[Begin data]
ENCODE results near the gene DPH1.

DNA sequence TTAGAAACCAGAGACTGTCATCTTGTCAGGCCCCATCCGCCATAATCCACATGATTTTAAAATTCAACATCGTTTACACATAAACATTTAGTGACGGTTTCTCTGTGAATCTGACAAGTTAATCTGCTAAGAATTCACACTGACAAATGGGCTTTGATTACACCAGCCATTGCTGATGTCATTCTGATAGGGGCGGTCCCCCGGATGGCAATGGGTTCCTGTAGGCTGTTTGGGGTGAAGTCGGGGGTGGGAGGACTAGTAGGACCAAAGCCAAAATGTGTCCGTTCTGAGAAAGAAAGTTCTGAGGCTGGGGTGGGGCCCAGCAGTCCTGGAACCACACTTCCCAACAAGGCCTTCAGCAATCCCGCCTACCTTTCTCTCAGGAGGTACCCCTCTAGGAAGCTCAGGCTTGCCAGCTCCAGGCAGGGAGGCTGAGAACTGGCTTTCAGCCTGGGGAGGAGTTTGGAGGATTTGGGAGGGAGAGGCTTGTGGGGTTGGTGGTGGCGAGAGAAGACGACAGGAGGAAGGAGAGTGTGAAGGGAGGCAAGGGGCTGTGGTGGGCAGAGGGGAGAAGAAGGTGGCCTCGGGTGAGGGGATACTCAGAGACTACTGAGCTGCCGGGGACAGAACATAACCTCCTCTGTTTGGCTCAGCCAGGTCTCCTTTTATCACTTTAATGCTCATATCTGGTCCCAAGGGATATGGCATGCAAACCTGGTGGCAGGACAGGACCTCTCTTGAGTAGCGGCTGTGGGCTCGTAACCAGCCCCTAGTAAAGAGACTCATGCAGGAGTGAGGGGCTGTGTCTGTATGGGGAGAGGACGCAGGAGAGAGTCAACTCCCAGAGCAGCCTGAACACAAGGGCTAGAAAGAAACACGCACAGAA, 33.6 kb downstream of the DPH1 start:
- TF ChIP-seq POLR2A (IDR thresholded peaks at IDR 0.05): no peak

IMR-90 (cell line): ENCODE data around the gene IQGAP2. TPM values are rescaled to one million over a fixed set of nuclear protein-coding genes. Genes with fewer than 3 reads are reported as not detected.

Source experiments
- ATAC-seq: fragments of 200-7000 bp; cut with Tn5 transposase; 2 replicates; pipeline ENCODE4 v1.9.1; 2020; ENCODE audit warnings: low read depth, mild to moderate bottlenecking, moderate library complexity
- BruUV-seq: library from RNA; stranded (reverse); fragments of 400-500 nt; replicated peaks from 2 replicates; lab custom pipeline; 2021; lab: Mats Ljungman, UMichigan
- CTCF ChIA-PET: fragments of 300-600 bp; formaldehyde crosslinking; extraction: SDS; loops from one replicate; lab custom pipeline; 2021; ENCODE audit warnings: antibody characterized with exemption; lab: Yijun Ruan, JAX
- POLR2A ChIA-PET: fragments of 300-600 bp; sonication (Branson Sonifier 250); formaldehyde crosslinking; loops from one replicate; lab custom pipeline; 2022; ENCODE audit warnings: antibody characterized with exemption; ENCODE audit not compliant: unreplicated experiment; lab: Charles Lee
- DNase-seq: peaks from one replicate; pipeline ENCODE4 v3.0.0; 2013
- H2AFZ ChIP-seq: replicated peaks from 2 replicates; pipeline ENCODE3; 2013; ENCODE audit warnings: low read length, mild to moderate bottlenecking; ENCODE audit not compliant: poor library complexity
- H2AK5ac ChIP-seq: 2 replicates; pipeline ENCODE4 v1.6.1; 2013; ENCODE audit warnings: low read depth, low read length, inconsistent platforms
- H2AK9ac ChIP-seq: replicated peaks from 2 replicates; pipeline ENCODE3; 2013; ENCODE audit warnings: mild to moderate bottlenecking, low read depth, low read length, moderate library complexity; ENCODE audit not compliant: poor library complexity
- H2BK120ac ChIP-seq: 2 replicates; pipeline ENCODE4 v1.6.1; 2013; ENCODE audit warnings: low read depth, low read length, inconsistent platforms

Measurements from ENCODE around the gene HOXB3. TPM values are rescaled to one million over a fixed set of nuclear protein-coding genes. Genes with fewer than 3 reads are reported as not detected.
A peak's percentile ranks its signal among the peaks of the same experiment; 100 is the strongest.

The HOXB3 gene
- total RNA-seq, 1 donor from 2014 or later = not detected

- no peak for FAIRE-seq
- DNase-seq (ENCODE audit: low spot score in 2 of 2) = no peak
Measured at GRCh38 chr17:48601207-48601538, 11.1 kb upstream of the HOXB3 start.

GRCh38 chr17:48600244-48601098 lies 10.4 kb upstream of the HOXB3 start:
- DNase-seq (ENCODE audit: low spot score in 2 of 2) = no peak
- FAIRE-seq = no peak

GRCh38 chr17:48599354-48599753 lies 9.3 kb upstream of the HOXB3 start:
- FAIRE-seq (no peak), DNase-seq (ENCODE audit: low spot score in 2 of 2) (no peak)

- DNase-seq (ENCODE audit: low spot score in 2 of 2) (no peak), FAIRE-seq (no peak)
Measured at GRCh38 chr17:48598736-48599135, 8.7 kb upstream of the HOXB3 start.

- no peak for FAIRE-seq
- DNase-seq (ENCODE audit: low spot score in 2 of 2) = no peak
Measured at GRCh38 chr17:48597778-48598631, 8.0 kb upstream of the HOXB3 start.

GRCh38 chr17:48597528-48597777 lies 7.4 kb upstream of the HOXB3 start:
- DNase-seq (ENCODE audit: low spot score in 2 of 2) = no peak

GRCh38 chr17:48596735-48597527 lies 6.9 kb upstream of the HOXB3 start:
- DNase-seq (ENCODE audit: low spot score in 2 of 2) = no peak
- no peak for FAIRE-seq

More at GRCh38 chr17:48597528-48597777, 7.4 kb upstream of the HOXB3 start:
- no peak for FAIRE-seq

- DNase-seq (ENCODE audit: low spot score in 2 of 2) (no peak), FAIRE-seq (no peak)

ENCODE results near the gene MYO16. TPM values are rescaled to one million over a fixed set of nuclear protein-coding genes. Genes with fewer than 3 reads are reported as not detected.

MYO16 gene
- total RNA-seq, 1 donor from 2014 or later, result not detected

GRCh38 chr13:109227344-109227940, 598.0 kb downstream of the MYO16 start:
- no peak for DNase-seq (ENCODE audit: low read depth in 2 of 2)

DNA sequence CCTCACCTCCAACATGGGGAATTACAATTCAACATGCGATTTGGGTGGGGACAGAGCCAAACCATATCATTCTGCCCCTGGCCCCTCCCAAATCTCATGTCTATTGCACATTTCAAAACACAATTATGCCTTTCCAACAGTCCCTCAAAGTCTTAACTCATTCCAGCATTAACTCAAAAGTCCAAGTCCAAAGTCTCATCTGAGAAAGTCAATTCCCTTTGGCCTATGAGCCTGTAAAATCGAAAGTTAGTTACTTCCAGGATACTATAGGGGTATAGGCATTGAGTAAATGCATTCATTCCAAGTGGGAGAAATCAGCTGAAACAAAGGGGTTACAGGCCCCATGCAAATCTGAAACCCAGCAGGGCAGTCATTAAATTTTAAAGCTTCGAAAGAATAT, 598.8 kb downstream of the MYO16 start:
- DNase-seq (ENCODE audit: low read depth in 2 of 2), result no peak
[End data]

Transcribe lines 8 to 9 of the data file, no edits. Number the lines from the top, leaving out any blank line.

- CTCF ChIA-PET: fragments of 300-600 bp; formaldehyde crosslinking; extraction: SDS; loops from one replicate; lab custom pipeline; 2021; ENCODE audit warnings: antibody characterized with exemption; lab: Yijun Ruan, JAX
- POLR2A ChIA-PET: fragments of 300-600 bp; sonication (Branson Sonifier 250); formaldehyde crosslinking; loops from one replicate; lab custom pipeline; 2022; ENCODE audit warnings: antibody characterized with exemption; ENCODE audit not compliant: unreplicated experiment; lab: Charles Lee